Much like San Francisco today, rows and rows of temporary homes were erected around The City in the 1940s. Veterans were forced to live with their parents or exist in one-room “apartments.” Multiple families crowded together. Editorials in the San Francisco Examiner railed against a “housing shortage” and “outrageous” home prices.
“The down payments are even more than I, and many, many other veterans earn in one year’s time,” wrote R.E. Green of San Francisco in a letter to the Examiner’s editor on December 18, 1946. “San Francisco’s officials are certainly having a hard time deciding what to do with the Presidio. Why not allow a few acres for a veterans’ community and have a reasonable down payment and terms?”
Today, the Presidio offers supportive housing for veterans, as well as almost two dozen residential neighborhoods with apartments and homes for rent. But it’s not enough. San Francisco is once again facing a housing crisis that would have seemed familiar to Green. This time, however, the shortage can’t be blamed on 15 years of depression and war. Unfortunately, the environmental movement played a role.
New York Times reporter Conor Dougherty presents this nuanced history of our housing crisis in his new book, “Golden Gates: Fighting for Housing in America.”
“You see this cleave between the younger environmental activist where dense housing is the greenest thing, and the older environmentalist,” Doughtery told me. “But no one thinks we would have been better off if the original environmental movement hadn’t stopped a bunch of things.”
His book describes the response to the post-war housing shortage and the inequality and environmental destruction it caused. Redevelopment, for example, was a tool pushed by “progressives” who saw clearing “slums” and replacing them with new housing as a way to address overcrowding and dangerous living conditions. In practice, however, redevelopment demolished minority neighborhoods, like the predominantly black Fillmore District community.
Meanwhile, the region’s white, middle-class population was moving into suburban, single-family homes. While these homes were affordable, they also devoured open space and forced people into their gas-guzzling cars. To support the sprawl, the federal government called for more freeways. In San Francisco, seven crosstown freeways were proposed, including several through Golden Gate Park and a double-decker from the Embarcadero to the Golden Gate Bridge.
“San Franciscans started fighting,” wrote Dougherty. “This was a good fight.”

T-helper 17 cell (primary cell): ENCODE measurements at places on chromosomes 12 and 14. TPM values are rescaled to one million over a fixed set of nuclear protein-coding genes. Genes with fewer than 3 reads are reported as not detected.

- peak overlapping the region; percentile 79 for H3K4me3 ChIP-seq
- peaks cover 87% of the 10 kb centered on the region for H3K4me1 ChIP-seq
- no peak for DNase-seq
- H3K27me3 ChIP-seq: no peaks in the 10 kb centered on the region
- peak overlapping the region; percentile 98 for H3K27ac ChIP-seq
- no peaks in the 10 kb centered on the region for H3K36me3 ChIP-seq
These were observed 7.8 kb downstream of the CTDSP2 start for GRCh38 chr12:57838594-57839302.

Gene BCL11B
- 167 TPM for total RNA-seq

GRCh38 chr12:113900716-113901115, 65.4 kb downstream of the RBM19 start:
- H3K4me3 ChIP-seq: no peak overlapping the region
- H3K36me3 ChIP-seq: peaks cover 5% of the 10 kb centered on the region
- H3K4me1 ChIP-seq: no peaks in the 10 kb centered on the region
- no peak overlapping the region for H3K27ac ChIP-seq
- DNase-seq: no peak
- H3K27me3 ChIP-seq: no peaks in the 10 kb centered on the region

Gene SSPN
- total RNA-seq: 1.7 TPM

But it was only the beginning. From the backlash to breakneck building grew height and zoning restrictions to keep nature more accessible (typically, for higher income households) and the California Environmental Quality Act (CEQA). I’ve seen the controversial law protect endangered species and open space from suburban sprawl, as well as construction workers and communities from contaminated, urban soil. Of course, CEQA is also a tool for neighborhood groups to delay or stop new development they fear may impact home values.
This is the reality in which San Francisco currently finds itself. Our housing crisis is happening at a time when a myriad of environmental crises are also making themselves apparent. City officials and groups must stop opposing common-sense housing proposals and bills. We must build in a way that’s equitable and sustainable in urban centers.
“The math of the situation and the climate challenges we’re facing pretty much dictate that we’re going to have to build more housing, and housing needs to be near transportation and where people already live and work,” Dougherty told me. “But I’m not an advocate. It’s my job to inform readers in a way that’s reflective of my analysis.”
His book does this job admirably. “Golden Gates” creates a fuller picture of today’s housing crisis and sparks the imagination. As someone who advocates for the environment, I found myself envisioning a future where the high-density housing we need not only protects nature, but compliments it. HafenCity in Hamburg, Germany, for example, incorporates a terraced design, instead of dikes, to protect residents from flooding and provide proximity to the water.
I highly encourage San Franciscans to check out Conor Doughtery’s, “Golden Gates: Fighting for Housing in America.”
Robyn Purchia is an environmental attorney, environmental blogger and environmental activist who hikes, gardens and tree hugs in her spare time. She is a guest opinion columnist and her point of view is not necessarily that of the Examiner. Check her out at robynpurchia.com